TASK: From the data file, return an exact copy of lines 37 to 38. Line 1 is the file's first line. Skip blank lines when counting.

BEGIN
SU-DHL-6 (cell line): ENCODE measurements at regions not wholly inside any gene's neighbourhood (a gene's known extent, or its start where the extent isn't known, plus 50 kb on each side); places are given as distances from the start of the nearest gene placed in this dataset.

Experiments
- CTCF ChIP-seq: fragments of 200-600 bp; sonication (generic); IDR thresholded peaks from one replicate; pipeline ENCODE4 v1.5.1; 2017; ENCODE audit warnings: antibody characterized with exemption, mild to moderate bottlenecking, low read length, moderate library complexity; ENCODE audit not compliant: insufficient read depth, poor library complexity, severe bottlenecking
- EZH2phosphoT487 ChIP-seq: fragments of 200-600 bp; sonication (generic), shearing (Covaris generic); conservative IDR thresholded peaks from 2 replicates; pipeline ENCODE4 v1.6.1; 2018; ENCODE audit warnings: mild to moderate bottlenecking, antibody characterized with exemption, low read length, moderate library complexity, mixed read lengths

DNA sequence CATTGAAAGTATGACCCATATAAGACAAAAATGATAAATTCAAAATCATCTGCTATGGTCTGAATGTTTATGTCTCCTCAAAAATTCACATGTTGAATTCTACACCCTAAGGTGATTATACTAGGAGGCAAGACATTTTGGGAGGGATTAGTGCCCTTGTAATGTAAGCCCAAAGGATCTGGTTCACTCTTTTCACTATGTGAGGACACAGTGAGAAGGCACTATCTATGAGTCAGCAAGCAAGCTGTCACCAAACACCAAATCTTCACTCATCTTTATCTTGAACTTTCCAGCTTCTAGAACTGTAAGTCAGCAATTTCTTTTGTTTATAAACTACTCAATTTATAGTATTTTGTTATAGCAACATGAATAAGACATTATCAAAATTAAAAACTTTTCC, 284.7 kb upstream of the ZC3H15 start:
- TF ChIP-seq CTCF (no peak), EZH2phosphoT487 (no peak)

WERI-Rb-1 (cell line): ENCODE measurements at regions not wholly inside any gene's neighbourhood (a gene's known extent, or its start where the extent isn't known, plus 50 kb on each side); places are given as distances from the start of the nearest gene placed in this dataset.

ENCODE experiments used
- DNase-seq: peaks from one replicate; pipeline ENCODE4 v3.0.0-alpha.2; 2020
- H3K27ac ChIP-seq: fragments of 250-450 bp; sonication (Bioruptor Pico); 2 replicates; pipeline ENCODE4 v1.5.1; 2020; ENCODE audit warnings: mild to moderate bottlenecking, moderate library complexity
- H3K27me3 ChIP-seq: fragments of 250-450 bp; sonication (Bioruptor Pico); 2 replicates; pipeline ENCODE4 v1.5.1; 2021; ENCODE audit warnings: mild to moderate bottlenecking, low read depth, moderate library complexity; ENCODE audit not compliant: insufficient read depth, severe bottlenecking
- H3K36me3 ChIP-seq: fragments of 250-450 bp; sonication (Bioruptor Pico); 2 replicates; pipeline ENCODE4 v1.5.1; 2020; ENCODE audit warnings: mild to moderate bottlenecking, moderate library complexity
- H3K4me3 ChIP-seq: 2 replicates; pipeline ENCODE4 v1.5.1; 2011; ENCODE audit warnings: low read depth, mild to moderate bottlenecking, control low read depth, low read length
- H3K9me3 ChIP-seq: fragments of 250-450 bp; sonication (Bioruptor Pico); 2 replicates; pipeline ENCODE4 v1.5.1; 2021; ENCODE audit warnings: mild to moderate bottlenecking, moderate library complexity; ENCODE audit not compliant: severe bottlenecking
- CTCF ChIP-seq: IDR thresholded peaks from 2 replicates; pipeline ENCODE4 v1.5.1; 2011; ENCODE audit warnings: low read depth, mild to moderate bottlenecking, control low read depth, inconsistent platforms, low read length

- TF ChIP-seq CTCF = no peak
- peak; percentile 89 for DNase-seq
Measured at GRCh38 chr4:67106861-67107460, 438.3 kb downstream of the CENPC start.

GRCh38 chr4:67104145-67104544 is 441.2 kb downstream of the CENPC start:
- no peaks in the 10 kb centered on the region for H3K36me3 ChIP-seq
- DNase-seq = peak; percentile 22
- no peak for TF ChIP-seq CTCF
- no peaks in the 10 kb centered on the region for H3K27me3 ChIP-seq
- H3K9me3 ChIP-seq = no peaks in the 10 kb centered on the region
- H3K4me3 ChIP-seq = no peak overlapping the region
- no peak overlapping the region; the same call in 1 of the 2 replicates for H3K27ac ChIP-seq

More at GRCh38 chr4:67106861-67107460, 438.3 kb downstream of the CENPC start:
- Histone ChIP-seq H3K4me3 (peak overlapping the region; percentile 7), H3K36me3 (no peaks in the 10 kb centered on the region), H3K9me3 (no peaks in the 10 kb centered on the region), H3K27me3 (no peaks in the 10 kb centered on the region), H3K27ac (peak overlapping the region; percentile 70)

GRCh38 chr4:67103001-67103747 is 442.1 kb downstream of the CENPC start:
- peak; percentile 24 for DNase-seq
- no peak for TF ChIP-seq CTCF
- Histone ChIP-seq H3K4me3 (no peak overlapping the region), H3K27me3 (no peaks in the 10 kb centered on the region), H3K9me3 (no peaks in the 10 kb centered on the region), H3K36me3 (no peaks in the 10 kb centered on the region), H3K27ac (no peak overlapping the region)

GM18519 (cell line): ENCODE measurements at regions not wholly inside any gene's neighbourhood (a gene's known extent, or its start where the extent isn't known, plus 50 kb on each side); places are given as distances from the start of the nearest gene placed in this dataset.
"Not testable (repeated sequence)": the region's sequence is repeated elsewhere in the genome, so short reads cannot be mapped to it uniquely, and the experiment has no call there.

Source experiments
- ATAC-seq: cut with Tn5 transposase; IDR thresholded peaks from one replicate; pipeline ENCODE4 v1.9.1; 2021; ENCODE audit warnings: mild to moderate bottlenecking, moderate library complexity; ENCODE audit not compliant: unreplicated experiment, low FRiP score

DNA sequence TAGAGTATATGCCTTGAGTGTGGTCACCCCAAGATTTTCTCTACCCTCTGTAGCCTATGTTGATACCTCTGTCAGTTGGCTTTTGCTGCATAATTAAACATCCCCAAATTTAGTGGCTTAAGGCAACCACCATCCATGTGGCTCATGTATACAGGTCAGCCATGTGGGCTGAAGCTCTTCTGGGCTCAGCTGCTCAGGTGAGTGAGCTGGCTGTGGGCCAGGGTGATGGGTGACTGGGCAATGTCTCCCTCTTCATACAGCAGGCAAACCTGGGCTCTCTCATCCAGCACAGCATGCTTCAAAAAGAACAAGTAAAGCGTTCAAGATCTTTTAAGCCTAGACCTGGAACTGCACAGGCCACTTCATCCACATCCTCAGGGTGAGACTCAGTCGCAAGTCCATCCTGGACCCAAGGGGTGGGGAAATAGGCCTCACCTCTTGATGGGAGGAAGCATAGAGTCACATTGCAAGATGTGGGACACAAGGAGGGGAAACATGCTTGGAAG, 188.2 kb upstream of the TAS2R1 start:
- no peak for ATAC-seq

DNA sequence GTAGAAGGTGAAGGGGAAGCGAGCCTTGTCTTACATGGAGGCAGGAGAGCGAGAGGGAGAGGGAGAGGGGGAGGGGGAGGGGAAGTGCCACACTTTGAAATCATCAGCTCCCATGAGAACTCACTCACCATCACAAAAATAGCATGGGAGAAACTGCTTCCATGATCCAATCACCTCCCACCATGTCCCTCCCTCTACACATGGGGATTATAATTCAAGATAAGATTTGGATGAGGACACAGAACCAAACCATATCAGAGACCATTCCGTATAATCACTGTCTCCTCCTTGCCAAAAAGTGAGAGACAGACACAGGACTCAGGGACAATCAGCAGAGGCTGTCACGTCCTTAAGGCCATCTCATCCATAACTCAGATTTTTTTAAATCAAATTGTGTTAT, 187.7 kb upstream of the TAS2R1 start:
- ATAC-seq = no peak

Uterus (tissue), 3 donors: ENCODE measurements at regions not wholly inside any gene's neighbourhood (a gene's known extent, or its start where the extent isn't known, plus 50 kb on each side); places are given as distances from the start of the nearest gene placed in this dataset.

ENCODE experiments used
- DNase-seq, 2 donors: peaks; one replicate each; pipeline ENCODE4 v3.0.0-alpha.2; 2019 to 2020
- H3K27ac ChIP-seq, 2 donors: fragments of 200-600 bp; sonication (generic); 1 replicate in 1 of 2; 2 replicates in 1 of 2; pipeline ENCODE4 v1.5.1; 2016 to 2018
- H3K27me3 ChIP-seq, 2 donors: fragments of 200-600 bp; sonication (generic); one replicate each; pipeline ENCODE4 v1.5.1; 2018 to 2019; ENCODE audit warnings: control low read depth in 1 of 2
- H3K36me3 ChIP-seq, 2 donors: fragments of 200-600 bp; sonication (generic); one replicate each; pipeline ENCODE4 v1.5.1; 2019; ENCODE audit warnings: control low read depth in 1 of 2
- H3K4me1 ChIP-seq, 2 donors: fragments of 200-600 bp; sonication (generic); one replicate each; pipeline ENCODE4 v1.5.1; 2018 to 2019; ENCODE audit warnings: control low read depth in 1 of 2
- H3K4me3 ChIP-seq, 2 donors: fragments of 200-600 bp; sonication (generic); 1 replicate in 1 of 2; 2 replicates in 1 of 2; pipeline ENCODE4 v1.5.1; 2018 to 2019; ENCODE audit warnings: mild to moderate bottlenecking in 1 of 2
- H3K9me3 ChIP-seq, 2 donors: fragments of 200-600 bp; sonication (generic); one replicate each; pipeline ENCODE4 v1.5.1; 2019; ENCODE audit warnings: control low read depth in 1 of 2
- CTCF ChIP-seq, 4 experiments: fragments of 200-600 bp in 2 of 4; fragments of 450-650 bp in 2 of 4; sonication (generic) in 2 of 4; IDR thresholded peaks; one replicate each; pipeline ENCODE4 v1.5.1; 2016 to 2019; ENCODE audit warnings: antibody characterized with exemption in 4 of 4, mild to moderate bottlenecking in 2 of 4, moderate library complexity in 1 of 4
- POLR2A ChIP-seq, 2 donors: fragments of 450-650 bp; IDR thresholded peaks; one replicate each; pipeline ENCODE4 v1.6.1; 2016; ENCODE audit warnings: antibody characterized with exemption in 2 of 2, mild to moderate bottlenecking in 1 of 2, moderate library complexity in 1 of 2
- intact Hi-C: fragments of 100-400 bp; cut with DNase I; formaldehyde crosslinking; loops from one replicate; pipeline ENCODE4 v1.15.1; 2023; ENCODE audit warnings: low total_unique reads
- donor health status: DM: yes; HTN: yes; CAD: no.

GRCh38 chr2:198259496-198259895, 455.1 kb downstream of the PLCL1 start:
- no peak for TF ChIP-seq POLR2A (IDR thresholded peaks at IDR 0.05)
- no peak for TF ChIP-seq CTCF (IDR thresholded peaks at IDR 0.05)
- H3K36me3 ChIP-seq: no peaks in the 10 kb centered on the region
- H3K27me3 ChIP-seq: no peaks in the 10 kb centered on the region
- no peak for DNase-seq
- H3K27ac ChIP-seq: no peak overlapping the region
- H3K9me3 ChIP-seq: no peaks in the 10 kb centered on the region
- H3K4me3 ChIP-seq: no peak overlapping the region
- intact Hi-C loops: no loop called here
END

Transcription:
DNA sequence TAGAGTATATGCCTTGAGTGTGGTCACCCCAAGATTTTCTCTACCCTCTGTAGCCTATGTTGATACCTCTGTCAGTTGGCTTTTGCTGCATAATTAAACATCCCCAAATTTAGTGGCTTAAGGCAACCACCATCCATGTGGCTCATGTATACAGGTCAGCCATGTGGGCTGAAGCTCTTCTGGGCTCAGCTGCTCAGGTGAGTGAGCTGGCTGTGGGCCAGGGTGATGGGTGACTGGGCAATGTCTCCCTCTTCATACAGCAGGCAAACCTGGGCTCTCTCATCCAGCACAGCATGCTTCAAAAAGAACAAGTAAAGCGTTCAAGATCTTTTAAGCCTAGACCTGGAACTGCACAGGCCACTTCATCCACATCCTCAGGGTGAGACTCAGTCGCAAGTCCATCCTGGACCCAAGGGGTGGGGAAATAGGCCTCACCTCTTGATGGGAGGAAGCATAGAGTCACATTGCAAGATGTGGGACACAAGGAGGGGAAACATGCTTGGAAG, 188.2 kb upstream of the TAS2R1 start:
- no peak for ATAC-seq